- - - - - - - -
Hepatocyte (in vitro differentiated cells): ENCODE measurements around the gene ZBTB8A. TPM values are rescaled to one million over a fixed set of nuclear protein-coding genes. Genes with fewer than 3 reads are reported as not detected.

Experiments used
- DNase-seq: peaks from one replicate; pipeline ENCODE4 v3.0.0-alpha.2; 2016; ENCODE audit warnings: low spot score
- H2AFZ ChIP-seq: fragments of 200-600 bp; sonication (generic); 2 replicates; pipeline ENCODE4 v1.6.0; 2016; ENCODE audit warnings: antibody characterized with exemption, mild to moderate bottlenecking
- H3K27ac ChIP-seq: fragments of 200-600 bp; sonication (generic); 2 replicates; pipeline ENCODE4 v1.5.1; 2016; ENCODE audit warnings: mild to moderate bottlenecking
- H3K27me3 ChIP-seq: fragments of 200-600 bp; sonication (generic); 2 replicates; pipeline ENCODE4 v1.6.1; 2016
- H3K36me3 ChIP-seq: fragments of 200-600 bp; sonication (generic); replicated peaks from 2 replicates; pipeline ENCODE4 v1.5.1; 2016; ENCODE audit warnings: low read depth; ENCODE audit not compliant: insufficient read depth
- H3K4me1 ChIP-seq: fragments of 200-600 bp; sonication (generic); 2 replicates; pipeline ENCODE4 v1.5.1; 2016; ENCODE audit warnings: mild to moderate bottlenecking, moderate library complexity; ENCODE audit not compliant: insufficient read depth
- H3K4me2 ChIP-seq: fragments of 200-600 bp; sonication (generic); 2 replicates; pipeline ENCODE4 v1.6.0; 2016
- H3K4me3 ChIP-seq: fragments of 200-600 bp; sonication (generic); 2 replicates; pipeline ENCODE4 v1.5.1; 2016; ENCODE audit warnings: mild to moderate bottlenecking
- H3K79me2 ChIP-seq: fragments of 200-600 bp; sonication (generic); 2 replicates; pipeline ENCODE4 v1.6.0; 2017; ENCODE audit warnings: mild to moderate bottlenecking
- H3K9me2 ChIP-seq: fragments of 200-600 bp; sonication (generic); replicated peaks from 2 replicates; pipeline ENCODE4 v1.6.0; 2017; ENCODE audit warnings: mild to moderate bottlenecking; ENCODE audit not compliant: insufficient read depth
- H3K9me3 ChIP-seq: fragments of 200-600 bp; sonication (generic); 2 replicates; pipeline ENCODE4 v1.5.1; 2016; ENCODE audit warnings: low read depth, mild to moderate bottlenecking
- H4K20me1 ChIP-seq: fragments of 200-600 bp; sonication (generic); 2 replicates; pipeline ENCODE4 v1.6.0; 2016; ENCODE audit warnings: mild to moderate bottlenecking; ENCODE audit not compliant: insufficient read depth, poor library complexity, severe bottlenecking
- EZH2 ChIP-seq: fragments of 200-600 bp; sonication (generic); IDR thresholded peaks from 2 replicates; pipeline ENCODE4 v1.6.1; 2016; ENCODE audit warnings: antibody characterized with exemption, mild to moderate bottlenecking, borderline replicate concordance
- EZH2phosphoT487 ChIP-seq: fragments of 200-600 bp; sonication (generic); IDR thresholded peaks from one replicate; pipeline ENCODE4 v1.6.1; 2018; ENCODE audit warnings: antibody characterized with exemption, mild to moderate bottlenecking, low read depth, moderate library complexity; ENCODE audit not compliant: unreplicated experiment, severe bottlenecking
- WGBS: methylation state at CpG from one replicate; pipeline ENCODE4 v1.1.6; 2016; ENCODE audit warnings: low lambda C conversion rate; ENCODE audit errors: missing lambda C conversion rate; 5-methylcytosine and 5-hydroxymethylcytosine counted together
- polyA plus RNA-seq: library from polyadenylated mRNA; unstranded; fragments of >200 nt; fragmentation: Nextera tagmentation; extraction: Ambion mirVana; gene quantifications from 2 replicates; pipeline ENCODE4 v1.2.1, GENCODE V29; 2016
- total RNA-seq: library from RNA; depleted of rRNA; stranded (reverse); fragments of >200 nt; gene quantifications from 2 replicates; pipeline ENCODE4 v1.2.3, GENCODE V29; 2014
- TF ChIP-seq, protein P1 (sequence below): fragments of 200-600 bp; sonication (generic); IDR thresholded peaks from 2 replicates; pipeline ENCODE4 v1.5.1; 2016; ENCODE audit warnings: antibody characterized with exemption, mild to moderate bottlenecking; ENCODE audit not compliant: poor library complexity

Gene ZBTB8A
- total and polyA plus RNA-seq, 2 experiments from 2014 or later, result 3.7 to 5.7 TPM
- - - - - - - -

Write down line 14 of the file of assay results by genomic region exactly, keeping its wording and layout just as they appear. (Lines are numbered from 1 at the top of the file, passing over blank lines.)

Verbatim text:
- H4K20me1 ChIP-seq: fragments of 200-600 bp; sonication (generic); 2 replicates; pipeline ENCODE4 v1.6.0; 2016; ENCODE audit warnings: mild to moderate bottlenecking; ENCODE audit not compliant: insufficient read depth, poor library complexity, severe bottlenecking